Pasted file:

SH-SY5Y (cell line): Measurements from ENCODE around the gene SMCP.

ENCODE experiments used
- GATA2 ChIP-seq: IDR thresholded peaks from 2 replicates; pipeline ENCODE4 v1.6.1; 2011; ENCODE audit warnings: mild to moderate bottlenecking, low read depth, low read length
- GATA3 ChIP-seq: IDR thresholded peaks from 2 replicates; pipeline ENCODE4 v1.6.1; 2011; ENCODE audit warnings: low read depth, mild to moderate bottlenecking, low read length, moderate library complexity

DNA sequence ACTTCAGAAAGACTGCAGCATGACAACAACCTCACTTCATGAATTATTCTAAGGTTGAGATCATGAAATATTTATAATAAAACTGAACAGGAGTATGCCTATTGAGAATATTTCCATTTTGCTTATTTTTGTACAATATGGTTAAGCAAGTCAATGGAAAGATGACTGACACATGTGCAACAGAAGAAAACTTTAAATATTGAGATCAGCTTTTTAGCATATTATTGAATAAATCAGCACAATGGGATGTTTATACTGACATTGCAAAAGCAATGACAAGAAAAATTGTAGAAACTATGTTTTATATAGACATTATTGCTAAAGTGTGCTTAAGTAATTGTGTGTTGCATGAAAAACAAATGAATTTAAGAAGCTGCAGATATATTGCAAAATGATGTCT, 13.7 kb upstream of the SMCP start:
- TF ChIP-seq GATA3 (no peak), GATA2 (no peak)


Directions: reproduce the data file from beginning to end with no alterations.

SH-SY5Y (cell line): Measurements from ENCODE around the gene SMCP.

ENCODE experiments used
- GATA2 ChIP-seq: IDR thresholded peaks from 2 replicates; pipeline ENCODE4 v1.6.1; 2011; ENCODE audit warnings: mild to moderate bottlenecking, low read depth, low read length
- GATA3 ChIP-seq: IDR thresholded peaks from 2 replicates; pipeline ENCODE4 v1.6.1; 2011; ENCODE audit warnings: low read depth, mild to moderate bottlenecking, low read length, moderate library complexity

DNA sequence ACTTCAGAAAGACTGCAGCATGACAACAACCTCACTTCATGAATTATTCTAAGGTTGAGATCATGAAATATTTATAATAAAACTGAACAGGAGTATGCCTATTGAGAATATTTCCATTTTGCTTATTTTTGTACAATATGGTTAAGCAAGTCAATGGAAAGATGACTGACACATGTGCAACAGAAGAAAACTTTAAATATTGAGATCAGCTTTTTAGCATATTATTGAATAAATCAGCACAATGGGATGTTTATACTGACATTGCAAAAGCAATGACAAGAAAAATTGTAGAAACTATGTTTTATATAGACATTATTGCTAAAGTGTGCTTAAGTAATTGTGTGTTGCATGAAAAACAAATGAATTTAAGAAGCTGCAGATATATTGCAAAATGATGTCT, 13.7 kb upstream of the SMCP start:
- TF ChIP-seq GATA3 (no peak), GATA2 (no peak)